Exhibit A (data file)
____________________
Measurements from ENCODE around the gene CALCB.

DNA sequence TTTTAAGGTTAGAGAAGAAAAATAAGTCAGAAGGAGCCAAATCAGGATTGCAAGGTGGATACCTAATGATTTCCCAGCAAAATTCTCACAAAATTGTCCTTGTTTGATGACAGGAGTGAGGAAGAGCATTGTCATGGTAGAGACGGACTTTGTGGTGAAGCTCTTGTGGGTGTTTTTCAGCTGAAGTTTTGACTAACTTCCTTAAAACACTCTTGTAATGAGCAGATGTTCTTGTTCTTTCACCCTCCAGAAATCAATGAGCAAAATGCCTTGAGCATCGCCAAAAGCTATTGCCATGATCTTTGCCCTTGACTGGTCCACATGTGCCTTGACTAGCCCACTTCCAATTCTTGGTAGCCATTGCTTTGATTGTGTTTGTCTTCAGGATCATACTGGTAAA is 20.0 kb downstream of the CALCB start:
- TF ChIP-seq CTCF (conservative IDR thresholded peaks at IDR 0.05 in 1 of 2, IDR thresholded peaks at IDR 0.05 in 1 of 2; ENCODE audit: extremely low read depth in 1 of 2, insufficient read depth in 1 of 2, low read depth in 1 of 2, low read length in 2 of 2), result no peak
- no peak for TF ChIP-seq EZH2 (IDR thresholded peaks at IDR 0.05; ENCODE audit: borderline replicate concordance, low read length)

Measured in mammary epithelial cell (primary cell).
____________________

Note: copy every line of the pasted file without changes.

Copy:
Measurements from ENCODE around the gene CALCB.

DNA sequence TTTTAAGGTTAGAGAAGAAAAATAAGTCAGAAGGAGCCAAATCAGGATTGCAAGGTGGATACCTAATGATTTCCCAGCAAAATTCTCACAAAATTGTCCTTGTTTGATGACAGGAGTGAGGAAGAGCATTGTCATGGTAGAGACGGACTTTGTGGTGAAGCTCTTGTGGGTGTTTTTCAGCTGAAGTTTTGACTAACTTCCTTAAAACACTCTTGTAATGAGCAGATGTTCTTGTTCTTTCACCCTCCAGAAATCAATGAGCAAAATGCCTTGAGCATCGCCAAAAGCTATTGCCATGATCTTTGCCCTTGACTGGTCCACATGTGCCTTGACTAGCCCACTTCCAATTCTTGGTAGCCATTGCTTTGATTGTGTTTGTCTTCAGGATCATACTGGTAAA is 20.0 kb downstream of the CALCB start:
- TF ChIP-seq CTCF (conservative IDR thresholded peaks at IDR 0.05 in 1 of 2, IDR thresholded peaks at IDR 0.05 in 1 of 2; ENCODE audit: extremely low read depth in 1 of 2, insufficient read depth in 1 of 2, low read depth in 1 of 2, low read length in 2 of 2), result no peak
- no peak for TF ChIP-seq EZH2 (IDR thresholded peaks at IDR 0.05; ENCODE audit: borderline replicate concordance, low read length)

Measured in mammary epithelial cell (primary cell).